## Hierarchical Constraint Logic Programming

Author: Molly Ann Wilson

Ph.D. dissertation, Department of Computer Science and Engineering,
University of Washington, April 1993. Published as UW Tech Report 93-05-01.

### Abstract

A constraint describes a relation to be maintained; it states what the
relationship is as opposed to how to maintain it. In many applications,
such as interactive graphics, planning, document formatting, and decision
support, one needs to express *preferences* as well as strict
requirements. Such constraints are sometimes called *soft*
constraints; the required ones are called *hard* constraints. We
allow an arbitrary number of levels of preference, each successive level
being more weakly preferred than the previous one. A collection of
constraints at various levels of preference is known as a *constraint
hierarchy*. Constraint Logic Programming (CLP) is a general scheme for
extending logic programming to include constraints. It is parameterized by
D, the domain of the constraints. However, CLP(D) languages, as well as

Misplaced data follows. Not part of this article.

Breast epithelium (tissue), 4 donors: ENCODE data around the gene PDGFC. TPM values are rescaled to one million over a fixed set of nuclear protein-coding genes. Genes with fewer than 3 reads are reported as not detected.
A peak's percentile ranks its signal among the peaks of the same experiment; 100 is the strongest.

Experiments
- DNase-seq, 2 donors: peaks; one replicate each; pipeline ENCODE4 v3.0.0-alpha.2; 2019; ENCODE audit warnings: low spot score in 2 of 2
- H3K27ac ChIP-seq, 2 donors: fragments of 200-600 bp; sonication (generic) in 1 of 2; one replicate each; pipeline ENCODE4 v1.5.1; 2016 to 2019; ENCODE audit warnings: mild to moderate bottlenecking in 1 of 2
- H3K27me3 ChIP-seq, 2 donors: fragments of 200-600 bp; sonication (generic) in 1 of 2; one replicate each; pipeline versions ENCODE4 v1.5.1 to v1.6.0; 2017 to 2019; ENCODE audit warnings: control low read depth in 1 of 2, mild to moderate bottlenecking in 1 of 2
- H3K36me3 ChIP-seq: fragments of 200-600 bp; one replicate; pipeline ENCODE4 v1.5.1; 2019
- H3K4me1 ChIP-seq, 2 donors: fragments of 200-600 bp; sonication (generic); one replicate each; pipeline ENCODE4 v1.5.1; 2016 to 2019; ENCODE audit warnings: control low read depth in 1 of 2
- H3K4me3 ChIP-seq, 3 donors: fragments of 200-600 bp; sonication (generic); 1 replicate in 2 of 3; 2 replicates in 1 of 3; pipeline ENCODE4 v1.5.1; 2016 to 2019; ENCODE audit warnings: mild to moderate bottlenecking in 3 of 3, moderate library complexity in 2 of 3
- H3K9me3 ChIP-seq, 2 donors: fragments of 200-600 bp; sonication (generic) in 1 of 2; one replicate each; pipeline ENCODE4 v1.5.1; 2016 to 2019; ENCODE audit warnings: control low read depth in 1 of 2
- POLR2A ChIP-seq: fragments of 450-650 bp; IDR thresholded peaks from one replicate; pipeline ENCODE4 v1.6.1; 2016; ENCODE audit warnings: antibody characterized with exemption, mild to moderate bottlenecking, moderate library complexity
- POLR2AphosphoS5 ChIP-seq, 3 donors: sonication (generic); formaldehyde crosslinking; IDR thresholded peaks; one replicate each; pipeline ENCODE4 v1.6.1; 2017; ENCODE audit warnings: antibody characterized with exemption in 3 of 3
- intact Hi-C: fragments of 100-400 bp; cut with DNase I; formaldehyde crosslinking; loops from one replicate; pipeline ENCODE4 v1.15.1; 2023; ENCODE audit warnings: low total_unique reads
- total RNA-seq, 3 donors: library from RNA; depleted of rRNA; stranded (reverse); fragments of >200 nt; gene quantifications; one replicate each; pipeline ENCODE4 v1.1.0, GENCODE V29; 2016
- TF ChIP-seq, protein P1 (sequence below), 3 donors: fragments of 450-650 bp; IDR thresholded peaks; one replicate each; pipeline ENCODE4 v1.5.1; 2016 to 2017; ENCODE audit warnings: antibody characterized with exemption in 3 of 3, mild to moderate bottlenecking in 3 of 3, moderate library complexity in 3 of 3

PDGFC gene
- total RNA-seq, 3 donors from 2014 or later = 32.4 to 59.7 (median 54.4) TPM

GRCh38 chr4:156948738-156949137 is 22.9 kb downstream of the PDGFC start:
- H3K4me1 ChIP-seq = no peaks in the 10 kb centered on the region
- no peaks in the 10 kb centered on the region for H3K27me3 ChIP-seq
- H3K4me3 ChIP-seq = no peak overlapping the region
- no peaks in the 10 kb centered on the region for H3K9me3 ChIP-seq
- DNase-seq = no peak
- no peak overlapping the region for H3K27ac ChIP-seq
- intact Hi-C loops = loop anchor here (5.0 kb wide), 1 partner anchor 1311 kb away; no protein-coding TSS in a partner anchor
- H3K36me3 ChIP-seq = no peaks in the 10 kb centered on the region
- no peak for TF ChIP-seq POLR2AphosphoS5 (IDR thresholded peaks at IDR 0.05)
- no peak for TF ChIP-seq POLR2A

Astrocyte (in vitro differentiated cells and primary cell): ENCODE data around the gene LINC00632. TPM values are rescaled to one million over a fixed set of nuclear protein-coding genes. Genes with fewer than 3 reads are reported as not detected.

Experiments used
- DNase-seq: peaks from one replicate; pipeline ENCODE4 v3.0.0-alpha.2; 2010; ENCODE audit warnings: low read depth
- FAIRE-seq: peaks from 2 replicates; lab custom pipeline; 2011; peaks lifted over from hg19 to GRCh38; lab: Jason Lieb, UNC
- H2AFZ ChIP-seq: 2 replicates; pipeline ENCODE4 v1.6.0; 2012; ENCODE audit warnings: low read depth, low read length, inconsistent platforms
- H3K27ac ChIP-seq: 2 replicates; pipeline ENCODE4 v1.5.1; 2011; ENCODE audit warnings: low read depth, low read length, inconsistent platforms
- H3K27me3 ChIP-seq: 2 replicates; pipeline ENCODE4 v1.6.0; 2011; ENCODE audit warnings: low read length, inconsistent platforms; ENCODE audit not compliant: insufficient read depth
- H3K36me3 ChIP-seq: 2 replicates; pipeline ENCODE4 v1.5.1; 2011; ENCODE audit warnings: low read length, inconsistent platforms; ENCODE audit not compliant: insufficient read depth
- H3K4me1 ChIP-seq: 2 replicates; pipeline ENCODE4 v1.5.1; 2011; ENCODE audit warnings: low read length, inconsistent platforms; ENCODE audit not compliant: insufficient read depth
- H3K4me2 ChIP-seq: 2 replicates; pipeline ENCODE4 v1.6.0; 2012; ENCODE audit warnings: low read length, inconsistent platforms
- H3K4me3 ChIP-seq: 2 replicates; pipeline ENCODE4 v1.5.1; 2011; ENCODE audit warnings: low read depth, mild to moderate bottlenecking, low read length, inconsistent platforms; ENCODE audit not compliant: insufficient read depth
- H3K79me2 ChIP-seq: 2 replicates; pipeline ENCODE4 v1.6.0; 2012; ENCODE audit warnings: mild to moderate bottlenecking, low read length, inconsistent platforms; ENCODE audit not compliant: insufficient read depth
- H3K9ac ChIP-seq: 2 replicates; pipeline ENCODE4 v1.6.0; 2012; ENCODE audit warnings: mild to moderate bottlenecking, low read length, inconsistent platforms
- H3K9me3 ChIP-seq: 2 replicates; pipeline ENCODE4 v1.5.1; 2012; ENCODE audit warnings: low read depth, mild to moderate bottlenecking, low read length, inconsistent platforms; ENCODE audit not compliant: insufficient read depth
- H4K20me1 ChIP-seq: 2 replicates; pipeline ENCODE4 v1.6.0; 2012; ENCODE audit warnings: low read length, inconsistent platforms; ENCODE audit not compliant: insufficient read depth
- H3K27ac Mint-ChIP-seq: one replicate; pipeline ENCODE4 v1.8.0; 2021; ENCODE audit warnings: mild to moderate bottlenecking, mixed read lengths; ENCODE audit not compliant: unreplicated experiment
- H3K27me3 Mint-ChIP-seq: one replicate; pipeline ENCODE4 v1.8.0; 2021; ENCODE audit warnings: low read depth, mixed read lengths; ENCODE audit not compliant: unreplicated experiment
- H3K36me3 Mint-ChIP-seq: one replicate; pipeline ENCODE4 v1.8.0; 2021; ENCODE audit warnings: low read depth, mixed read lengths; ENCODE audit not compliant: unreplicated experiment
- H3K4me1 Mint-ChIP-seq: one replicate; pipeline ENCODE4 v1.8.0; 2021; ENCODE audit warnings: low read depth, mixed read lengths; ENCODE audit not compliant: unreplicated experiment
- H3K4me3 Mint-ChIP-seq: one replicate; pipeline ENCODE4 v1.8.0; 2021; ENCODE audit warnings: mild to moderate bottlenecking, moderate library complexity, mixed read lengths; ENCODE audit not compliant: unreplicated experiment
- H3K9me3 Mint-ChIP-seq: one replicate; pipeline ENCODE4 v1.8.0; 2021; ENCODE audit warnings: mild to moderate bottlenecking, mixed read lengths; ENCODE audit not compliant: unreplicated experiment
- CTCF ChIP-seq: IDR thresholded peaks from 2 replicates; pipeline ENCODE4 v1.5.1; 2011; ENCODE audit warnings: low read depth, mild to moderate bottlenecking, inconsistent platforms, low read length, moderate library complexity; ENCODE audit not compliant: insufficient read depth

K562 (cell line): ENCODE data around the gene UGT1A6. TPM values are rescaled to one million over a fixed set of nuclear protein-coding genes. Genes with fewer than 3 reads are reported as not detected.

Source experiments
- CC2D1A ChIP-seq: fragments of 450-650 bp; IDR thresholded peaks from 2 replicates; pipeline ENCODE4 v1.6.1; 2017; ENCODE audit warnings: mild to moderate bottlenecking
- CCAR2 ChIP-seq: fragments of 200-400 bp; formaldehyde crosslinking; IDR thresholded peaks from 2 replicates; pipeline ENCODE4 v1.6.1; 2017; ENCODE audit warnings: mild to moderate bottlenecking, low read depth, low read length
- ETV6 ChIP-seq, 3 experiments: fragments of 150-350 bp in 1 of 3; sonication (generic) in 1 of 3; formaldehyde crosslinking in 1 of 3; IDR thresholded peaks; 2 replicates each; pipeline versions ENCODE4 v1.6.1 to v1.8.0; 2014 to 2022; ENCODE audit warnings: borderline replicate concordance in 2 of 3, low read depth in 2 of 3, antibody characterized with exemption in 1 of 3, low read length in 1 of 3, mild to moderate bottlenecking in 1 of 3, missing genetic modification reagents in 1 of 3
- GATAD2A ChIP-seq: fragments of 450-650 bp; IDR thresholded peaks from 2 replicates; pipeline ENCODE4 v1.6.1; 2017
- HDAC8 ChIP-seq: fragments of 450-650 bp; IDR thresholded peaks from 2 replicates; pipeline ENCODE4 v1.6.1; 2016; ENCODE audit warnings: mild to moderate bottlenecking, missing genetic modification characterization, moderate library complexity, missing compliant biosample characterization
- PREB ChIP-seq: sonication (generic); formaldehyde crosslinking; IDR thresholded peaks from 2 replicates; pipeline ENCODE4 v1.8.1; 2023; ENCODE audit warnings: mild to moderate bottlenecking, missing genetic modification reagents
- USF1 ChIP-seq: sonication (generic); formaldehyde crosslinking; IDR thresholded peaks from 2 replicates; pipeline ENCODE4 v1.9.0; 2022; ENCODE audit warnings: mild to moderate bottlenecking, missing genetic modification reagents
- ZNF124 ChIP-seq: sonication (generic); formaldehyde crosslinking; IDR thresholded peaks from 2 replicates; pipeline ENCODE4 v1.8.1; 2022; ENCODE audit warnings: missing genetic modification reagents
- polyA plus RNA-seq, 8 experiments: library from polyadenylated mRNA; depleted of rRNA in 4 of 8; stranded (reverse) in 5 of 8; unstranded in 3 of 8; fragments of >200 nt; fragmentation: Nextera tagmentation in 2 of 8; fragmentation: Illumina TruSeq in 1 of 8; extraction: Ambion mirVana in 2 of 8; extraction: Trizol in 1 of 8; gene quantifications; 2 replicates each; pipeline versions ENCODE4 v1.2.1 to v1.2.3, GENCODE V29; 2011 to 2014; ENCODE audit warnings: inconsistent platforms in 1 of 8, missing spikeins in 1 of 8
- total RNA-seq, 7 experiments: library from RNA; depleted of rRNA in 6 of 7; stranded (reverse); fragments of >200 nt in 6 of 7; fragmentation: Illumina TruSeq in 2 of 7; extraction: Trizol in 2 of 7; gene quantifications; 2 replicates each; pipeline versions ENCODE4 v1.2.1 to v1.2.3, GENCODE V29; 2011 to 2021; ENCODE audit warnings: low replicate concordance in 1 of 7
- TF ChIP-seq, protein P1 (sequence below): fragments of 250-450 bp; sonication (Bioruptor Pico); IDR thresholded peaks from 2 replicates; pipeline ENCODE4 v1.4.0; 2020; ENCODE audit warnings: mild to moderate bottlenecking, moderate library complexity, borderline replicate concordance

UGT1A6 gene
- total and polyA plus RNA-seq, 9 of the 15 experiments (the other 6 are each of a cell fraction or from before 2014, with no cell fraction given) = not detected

most other constraint systems, only allow the programmer to specify
constraints that must hold. If we wish to make full use of the constraint
paradigm, we need ways to represent these defaults and preferences
declaratively, as constraints, rather than encoding them in the procedural
parts of the language. We describe a scheme for extending CLP(D) to
include both required and preferential constraints. We present a theory of
constraint hierarchies, and an extension, Hierarchical Constraint Logic
Programming, of the CLP scheme to include constraint hierarchies. We give
an operational, model theoretic and fixed-point semantics for the HCLP
scheme. Finally, we describe two interpreters we have written for
instances of the HCLP scheme, give example programs, and discuss related
work.

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